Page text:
Evaluation of Acceptance and Commitment Therapy for Drug Refractory Epilepsy: A Randomized Controlled Trial in South Africa—A Pilot Study
Article first published online: 28 NOV 2006
Volume 47, Issue 12, pages 2173–2179, December 2006
How to Cite
Lundgren, T., Dahl, J., Melin, L. and Kies, B. (2006), Evaluation of Acceptance and Commitment Therapy for Drug Refractory Epilepsy: A Randomized Controlled Trial in South Africa—A Pilot Study. Epilepsia, 47: 2173–2179. doi: 10.1111/j.1528-1167.2006.00892.x
- Issue published online: 28 NOV 2006
- Article first published online: 28 NOV 2006
- Accepted July 24, 2006.
- Acceptance and commitment therapy;
- Seizure control techniques;
- South Africa
Summary: Purpose: Psychological interventions in the treatment of epilepsy have been developed and evaluated for many years but the amount of research has hardly made an impact on how epilepsy is treated. The purpose of this study was to develop and evaluate a psychological treatment program consisting of acceptance and commitment therapy (ACT) together with some behavioral seizure control technology shown to be successful in earlier research.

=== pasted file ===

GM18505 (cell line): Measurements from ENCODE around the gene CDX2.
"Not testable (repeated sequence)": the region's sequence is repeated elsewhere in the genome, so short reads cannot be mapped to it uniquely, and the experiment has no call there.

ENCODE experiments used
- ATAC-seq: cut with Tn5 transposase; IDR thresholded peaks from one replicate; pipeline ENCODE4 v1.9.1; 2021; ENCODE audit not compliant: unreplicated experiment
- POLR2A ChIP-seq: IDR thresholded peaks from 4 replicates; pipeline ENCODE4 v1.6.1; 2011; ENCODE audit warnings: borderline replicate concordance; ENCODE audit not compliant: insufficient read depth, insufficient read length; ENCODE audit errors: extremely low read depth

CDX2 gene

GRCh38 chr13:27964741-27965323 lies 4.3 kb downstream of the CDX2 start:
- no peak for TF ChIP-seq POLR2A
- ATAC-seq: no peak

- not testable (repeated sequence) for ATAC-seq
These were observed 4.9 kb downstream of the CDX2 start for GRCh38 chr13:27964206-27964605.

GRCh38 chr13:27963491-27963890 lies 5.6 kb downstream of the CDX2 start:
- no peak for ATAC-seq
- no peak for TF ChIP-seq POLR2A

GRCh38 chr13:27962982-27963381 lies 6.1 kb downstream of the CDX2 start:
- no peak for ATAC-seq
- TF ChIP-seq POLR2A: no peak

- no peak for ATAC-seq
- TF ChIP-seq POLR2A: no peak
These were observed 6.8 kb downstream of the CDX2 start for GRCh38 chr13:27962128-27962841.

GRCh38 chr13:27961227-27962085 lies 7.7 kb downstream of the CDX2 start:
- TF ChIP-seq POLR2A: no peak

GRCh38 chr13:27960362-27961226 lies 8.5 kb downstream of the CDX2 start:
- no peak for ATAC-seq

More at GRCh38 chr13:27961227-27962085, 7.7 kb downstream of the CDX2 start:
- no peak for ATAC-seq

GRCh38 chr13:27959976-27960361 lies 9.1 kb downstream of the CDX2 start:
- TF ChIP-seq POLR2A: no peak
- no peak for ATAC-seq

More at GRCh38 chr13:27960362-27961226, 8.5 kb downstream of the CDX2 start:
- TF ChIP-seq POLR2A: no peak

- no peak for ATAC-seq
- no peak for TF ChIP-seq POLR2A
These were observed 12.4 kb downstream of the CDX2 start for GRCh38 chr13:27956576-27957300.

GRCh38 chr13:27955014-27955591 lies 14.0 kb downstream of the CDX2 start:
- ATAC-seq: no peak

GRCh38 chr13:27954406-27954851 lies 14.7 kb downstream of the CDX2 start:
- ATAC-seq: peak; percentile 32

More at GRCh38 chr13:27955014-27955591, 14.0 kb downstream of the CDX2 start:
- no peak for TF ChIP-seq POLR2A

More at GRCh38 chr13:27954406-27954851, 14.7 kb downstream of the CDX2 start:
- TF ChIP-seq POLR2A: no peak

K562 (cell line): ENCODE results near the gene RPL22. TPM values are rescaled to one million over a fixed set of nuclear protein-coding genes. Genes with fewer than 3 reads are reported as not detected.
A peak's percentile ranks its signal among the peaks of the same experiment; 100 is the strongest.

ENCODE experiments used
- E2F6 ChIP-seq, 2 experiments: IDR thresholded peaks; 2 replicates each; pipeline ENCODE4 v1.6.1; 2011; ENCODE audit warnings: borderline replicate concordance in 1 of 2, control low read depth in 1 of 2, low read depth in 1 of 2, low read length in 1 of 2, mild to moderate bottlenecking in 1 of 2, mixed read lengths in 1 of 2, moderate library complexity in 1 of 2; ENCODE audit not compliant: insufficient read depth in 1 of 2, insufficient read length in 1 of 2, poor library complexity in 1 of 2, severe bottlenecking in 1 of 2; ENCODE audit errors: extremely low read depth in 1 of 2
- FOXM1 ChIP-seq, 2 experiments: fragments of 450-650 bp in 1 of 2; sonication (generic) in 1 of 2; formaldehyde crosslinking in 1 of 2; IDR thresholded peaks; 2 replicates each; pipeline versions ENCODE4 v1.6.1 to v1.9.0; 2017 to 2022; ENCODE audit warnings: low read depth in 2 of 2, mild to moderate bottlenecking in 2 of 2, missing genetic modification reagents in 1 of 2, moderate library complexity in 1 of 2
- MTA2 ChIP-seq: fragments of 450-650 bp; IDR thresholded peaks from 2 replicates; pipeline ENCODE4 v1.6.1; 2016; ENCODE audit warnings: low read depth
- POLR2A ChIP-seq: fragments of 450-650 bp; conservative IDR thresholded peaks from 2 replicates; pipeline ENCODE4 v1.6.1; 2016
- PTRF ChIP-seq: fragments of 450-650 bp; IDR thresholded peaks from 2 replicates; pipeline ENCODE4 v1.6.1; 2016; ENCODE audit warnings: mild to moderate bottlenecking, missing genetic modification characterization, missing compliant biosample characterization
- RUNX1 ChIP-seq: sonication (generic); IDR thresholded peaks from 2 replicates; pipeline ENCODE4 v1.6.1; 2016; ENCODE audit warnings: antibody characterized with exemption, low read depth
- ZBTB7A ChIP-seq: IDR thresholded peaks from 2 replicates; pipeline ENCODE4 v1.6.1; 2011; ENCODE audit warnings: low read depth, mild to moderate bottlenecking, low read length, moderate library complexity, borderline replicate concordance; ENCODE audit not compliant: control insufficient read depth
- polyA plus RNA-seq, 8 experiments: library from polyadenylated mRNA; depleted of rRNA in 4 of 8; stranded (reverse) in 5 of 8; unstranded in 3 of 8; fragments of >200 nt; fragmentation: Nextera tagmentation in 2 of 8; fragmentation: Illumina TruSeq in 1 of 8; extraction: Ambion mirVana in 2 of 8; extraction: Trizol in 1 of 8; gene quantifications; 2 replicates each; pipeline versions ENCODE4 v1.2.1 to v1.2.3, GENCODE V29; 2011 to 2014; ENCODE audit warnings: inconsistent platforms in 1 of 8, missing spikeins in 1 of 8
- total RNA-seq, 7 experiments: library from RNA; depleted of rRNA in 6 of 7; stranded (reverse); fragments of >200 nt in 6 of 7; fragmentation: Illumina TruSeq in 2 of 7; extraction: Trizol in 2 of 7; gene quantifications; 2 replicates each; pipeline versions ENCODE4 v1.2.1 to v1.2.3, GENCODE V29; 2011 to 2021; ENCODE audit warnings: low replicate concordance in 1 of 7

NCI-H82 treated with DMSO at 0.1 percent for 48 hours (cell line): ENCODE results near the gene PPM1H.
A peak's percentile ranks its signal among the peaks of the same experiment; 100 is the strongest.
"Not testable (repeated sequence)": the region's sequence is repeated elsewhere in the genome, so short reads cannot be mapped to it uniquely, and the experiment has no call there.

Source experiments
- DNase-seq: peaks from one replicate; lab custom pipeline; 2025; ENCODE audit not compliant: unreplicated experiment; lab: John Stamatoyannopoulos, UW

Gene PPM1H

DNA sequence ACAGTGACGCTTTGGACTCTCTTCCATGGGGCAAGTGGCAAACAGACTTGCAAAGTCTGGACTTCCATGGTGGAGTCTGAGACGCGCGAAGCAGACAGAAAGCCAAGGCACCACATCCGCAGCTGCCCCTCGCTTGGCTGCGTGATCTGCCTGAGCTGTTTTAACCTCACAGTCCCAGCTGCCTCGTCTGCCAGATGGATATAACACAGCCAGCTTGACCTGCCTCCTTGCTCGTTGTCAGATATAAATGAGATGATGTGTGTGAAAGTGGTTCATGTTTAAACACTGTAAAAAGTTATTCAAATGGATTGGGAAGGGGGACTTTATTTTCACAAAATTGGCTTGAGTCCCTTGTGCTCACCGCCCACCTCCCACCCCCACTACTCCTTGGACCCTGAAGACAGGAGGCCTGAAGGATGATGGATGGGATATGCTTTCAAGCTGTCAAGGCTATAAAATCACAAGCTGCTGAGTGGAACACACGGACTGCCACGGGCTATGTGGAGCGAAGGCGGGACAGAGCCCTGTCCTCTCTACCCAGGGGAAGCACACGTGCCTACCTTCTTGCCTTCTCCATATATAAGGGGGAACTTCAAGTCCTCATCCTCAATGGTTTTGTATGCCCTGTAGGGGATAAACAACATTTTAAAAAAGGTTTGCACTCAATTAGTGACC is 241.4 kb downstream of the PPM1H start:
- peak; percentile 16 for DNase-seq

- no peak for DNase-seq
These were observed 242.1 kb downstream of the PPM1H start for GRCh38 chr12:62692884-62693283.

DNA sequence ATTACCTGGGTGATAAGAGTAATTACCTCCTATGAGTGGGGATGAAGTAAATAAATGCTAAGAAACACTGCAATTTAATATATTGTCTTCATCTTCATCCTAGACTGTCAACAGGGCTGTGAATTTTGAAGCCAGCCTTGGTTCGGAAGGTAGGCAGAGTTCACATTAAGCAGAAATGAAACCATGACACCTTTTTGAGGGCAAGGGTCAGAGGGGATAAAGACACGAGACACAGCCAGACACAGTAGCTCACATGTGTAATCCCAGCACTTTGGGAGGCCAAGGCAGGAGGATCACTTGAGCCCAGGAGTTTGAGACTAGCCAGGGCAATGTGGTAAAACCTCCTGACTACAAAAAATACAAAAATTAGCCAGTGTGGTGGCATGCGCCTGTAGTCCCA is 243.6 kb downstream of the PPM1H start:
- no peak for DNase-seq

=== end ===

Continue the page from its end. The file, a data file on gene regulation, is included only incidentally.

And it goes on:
Methods: The method consisted of a randomized controlled trial group design with repeated measures (n = 27). All participants had an EEG verified epilepsy diagnosis with drug refractory seizures. Participants were randomized into one of two conditions, ACT or supportive therapy (ST). Therapeutic effects were measured by examining changes in quality of life (SWLS and WHOQOL) and seizure index (frequency × duration). Both treatment conditions consisted of only nine hours of professional therapy distributed in two individual and two group sessions during a four-week period.
Results: The results showed significant effects over all of the dependent variables for the ACT group as compared to the ST group at six- and twelve-month follow-ups.
Conclusions: The results from this study suggest that a short-term psychotherapy program combined with anticonvulsant drugs may help to prevent the long-term disability that occurs from drug refractory seizures.